Confidence in the UK real-estate sector showed tentative signs of recovery in July, but the lack of mortgage liquidity is likely to cause further price declines as banks continue to protect their balance sheets, the Royal Institute of Chartered Surveyors said Tuesday.
The number of surveyors reporting falling rather than rising house prices improved for the third consecutive month in July to 83.9 percent, but price rises were still elusive for the vast majority of surveyors, RICS reported.
The continued weakness in the British housing market was not being driven by an excess supply, RICS pointed out, as the number of repossessions is still low and broadly comparable to that of the late 1990s.
“The lack of mortgage finance has brought the housing market to a virtual standstill with first-time buyers rapidly becoming an endangered species," RICS spokesperson Ian Perry said in a statement.
With first-time buyers unable to secure financing to purchase the country's cheapest housing, existing home owners looking to upgrade their property are unable to fund a move by selling.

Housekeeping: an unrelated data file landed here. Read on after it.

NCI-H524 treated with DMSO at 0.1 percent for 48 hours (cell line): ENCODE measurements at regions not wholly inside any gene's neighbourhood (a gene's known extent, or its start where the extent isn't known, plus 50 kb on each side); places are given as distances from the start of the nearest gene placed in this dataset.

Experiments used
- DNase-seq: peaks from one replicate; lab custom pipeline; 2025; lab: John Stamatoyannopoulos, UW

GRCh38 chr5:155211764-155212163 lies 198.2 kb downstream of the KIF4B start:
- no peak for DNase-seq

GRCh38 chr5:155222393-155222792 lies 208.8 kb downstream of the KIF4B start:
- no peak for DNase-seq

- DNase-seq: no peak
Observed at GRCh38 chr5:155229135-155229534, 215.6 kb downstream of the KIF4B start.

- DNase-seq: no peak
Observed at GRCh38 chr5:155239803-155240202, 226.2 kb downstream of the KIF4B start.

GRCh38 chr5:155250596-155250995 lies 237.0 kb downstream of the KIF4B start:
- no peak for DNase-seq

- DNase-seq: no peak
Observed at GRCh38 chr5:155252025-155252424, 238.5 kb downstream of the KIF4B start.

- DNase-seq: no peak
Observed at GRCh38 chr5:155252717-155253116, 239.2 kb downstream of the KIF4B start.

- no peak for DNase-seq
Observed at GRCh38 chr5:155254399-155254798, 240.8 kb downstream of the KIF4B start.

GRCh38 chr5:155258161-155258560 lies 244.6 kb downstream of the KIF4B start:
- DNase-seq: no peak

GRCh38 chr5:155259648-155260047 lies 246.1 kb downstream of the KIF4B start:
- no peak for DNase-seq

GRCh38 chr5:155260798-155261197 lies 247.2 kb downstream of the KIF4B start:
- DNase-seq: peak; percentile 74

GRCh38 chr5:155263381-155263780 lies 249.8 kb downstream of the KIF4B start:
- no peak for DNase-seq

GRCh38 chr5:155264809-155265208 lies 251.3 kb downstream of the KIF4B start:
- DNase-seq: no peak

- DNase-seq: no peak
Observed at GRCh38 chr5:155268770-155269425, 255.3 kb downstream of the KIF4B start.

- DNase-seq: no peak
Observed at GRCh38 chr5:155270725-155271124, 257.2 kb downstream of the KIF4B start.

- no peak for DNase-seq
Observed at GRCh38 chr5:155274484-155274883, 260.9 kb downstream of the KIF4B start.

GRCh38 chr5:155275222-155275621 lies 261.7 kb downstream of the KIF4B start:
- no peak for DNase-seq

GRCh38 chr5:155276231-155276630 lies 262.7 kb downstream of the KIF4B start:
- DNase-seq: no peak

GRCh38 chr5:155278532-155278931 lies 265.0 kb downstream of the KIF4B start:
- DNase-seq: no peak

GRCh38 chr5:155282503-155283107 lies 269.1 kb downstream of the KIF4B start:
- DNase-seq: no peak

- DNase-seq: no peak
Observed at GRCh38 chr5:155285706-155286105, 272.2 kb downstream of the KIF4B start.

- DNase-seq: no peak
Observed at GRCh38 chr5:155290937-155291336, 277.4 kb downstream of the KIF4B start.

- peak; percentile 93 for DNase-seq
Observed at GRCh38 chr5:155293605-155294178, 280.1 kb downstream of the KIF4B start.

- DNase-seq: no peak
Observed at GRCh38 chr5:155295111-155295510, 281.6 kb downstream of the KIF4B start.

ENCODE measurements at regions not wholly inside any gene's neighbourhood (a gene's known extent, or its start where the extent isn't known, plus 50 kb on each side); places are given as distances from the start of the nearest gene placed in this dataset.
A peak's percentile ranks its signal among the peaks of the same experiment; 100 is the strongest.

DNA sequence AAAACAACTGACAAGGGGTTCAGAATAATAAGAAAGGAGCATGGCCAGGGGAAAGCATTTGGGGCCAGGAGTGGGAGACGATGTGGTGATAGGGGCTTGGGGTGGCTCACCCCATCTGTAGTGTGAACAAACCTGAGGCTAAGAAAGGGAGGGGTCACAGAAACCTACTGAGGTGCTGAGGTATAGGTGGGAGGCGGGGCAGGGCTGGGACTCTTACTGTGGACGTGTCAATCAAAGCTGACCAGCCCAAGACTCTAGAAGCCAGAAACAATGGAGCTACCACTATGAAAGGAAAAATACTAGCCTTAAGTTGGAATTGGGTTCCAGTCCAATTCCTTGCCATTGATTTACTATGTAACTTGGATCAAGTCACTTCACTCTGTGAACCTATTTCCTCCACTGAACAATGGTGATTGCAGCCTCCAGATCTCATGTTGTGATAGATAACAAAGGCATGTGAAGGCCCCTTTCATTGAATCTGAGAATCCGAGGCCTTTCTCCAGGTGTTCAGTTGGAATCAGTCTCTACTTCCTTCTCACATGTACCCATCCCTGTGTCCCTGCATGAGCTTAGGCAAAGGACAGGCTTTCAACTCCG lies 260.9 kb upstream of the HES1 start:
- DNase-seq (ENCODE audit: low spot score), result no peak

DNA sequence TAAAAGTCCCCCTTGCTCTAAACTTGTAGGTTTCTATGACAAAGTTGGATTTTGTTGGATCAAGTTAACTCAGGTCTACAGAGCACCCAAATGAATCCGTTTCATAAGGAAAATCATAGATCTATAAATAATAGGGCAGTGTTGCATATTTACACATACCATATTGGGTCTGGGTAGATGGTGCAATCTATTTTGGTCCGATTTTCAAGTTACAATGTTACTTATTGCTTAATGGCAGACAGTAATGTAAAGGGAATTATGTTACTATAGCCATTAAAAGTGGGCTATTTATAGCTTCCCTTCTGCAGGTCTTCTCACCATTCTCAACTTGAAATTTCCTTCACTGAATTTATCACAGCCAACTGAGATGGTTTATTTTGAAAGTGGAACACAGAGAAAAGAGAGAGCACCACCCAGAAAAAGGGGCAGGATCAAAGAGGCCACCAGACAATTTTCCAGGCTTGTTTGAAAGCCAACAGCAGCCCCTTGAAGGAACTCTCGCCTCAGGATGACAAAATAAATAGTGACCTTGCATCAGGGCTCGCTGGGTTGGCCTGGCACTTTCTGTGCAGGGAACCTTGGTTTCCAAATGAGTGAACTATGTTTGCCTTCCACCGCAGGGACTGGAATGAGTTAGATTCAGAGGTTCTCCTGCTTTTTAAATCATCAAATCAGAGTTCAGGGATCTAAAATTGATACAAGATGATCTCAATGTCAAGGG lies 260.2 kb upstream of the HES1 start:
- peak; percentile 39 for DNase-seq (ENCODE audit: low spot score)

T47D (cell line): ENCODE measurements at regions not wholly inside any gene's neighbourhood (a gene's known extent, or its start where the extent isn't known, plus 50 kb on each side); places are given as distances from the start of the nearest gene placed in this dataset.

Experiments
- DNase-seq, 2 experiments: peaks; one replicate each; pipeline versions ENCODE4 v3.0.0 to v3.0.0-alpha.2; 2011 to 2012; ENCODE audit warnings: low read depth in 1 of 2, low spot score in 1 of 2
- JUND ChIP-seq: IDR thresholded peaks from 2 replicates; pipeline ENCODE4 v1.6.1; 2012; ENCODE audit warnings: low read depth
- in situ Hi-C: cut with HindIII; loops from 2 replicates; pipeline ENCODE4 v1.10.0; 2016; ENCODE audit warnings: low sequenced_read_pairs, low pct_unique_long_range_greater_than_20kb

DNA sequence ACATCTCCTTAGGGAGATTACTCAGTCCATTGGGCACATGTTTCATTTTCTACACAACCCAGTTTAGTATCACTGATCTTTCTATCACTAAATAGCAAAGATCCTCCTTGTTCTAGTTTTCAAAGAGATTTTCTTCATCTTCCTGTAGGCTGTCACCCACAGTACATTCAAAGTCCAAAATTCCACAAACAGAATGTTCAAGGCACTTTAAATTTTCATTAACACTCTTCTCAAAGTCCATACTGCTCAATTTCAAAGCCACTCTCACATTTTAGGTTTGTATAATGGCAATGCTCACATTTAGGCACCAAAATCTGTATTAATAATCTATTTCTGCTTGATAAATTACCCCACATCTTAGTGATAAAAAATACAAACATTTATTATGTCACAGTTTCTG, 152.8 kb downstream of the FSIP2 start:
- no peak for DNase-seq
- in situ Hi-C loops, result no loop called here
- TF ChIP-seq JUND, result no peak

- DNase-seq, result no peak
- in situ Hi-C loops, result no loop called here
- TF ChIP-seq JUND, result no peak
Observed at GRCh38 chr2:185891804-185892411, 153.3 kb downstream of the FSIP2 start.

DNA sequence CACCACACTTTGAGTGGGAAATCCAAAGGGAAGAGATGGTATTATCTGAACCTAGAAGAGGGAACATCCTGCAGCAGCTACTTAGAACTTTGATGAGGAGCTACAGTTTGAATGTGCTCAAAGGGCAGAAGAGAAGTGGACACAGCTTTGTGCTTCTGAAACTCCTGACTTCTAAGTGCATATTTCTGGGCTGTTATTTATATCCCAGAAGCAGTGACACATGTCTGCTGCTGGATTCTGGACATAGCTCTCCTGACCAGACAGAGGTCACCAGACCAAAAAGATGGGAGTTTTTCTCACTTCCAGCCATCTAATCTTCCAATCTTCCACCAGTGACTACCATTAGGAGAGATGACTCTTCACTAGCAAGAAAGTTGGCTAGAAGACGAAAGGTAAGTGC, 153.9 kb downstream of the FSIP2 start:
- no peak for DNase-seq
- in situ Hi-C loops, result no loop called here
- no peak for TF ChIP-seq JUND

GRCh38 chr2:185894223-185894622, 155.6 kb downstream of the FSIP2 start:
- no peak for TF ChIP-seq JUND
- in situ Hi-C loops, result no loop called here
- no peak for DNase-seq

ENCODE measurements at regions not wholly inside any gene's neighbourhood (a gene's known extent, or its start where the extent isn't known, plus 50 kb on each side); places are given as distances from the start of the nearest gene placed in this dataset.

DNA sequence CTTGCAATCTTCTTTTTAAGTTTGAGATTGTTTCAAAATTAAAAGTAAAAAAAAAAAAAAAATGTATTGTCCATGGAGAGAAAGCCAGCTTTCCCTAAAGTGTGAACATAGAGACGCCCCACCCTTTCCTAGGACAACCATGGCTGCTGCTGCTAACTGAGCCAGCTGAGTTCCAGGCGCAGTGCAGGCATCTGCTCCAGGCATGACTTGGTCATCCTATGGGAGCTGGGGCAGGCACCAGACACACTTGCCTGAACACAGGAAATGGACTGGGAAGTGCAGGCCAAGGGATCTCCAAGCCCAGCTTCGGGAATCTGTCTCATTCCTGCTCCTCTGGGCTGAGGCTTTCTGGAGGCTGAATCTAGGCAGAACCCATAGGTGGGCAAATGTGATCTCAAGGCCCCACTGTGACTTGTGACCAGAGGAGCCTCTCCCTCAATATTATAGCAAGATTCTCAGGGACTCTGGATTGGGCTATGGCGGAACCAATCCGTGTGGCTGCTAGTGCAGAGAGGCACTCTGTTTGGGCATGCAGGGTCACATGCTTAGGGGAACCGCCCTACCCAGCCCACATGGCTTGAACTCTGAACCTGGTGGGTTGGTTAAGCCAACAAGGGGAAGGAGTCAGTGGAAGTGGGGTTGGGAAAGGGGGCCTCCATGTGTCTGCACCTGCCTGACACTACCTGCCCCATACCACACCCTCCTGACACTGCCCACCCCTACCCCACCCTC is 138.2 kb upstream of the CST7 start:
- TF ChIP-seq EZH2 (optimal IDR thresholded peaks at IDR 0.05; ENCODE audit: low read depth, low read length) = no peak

This in turn stops new properties coming onto the market as the property chain has been starved of new funding.
Widespread expectations of further price declines have also kept the market from finding its feet as investors hoping to pick up a bargain wait for clearer signals of price rises to come.
The number of completed sales per surveyor over the last three months continued to fall in July, which RICS cites as an indication of further price declines in the coming months.
The growing willingness of sellers to reduce their asking prices and undercut rivals is also likely to cause price declines in coming months. However, the added liquidity effect of reducing asking prices could ultimately help prices recover, Miles Shipside, commercial director of Rightmove, said in a statement.
Meanwhile, the Bank of England has been unwilling to bail out the real-estate sector by slashing interest rates because of the UK's above-target inflation, but it remains unclear whether cuts in the price of government borrowing would be passed on by the mortgage lenders.
There has also been mounting speculation over whether the UK government could try and boost the market by allowing certain buyers to defer the payment of stamp duty. RICS points out that confusion over whether the strategy will be taken up or not risks damaging any return of confidence.
(Watch Oliver Gilmartin from RICS talk about the data above).